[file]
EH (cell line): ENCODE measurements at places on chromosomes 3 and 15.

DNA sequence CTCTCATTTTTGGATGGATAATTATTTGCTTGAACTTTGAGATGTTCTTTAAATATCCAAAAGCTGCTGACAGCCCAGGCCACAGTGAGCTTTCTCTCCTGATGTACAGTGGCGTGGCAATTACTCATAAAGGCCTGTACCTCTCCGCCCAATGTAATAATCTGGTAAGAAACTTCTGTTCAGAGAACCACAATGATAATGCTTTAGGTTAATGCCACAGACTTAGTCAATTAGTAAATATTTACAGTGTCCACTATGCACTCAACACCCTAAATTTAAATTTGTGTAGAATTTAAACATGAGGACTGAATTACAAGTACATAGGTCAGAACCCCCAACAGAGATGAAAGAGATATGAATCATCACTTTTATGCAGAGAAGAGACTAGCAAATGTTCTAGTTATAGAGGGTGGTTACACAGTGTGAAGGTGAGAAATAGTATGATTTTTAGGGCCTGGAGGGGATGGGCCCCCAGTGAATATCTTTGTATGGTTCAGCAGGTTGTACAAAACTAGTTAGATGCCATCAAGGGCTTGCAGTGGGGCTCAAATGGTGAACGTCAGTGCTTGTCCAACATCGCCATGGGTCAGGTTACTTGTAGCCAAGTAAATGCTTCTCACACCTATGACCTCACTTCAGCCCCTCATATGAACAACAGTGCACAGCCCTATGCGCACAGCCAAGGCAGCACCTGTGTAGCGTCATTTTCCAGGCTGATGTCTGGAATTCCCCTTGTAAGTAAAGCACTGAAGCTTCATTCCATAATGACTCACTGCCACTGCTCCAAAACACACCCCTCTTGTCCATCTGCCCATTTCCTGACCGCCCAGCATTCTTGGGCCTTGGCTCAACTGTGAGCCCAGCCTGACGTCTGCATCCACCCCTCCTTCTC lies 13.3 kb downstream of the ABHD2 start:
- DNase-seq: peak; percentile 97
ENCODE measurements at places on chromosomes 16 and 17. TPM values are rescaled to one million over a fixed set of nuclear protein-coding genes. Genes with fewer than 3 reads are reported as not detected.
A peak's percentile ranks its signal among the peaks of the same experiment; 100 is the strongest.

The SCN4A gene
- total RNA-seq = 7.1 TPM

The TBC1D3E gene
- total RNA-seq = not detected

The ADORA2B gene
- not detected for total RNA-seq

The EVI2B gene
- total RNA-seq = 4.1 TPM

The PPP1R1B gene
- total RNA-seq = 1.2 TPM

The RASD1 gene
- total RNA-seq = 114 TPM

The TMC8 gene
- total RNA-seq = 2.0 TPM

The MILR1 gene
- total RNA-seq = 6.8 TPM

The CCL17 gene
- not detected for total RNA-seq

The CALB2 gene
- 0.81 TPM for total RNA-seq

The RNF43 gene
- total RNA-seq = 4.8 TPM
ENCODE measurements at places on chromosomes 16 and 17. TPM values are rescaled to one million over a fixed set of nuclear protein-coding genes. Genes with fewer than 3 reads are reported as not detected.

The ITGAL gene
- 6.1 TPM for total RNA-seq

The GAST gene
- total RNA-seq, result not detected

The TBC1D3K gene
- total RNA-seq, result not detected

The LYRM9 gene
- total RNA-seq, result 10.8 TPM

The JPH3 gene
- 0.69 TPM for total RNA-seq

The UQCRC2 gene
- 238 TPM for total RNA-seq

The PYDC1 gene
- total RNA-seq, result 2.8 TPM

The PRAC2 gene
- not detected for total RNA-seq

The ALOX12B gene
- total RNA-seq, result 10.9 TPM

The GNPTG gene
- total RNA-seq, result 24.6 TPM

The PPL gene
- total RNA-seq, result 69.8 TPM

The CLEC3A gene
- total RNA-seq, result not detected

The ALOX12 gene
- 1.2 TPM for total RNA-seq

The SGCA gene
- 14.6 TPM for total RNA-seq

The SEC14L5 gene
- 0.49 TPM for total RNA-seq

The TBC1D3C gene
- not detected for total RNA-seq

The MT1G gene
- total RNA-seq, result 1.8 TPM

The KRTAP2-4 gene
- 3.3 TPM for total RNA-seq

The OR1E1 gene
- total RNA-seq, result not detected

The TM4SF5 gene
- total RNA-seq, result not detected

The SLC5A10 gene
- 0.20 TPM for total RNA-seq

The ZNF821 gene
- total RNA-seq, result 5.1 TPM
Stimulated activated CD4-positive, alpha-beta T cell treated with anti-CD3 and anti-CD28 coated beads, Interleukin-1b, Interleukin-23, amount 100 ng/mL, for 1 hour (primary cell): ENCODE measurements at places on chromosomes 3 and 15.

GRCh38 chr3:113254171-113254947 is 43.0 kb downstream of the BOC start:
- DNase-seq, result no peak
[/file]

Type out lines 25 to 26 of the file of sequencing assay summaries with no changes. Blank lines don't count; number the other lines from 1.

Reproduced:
- 0.81 TPM for total RNA-seq

The RNF43 gene